The Pittsburgh Steelers have a major set challenges facing them for the offseason of 2019 after they managed to miss the postseason for the first time in five years. The failure has been taken especially grievously because of the fact that the team was in position to control their own fate even for homefield advantage with six games remaining before dropping four games.
And so they find themselves getting the exit meeting process underway at least two weeks earlier than they have had to in years, since they have made it to at least the Divisional Round since 2015. Hopefully they used those extra two weeks with purpose.
While we might not know all the details about what goes on between Head Coach Mike Tomlin and his players during these exit meetings, we do know how we would conduct those meetings if they were let up to us. So here are the Depot’s exit meetings for the Steelers’ roster following the 2018 season.
Player: Jaylen Samuels
Position: Running Back
Experience: 1 Year
I think it’s fair to say that the Steelers got more out of Jaylen Samuels over the course of his rookie season than perhaps they would have anticipated or projected. Obviously that is largely due to the fact that James Conner suffered a high ankle sprain late in the season, but the reality is that Samuels put himself in the position to be the backup by that point.
A fifth-round pick out of North Carolina State who played without a true, fixed position, Samuels came to the Steelers with the need to essentially learn the running back position. He caught more passes than he had rushing attempts in college, and a large number of his rushing attempts were pitches into open space.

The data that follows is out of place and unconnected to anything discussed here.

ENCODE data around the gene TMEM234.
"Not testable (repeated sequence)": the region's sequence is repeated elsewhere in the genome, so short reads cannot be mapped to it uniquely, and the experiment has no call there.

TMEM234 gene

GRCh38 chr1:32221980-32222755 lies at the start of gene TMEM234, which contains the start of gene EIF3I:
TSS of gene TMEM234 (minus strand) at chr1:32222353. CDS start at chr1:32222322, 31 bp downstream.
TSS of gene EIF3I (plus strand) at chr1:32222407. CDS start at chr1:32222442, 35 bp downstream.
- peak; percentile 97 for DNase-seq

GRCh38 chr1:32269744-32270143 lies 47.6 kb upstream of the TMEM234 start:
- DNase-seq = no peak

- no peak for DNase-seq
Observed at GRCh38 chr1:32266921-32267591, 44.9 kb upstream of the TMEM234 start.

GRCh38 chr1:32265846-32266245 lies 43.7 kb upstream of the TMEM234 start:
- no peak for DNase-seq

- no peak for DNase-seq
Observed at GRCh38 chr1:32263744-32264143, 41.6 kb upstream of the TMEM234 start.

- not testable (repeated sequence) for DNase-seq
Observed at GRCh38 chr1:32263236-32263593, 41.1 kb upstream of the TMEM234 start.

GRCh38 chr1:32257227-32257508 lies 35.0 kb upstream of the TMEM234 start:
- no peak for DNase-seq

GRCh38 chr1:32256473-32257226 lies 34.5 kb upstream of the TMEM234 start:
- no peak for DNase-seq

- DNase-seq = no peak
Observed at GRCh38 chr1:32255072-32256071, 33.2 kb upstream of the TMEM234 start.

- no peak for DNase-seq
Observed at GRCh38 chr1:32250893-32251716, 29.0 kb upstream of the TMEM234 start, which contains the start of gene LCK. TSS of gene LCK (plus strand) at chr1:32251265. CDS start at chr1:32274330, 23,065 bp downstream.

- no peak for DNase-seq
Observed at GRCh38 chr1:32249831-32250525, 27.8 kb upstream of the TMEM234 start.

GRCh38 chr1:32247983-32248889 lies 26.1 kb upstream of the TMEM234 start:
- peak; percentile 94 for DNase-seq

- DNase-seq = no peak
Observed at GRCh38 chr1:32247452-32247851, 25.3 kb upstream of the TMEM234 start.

But provided that he continues to evolve and grow as a runner inside the tackle box, it would be fair to say that that effort has served him well, because one of the best attributes he has shown in his rookie season was the ability to force tacklers to miss in space.
This is in spite of the fact that he is a larger-bodied player for his height, and not necessarily fast, either. Samuels has openly talked about both his need and his desire to slim down this offseason to improve his speed, as Conner and Le’Veon Bell both did before him.
He has been very clear and direct over the course of his first season about two things: what he needs to improve upon, and what he believes he’s capable of doing. He has consistently displayed confidence in himself and his abilities, but also humble enough to understand the work that goes into being the best player he can be.
I’m not about to pen him in for a Pro Bowl any time soon, but Samuels showed some encouraging things as both a runner and receiver—though not as a blocker—which leads me to believe that he could be a number two back in the league, and one who gets meaningful touches.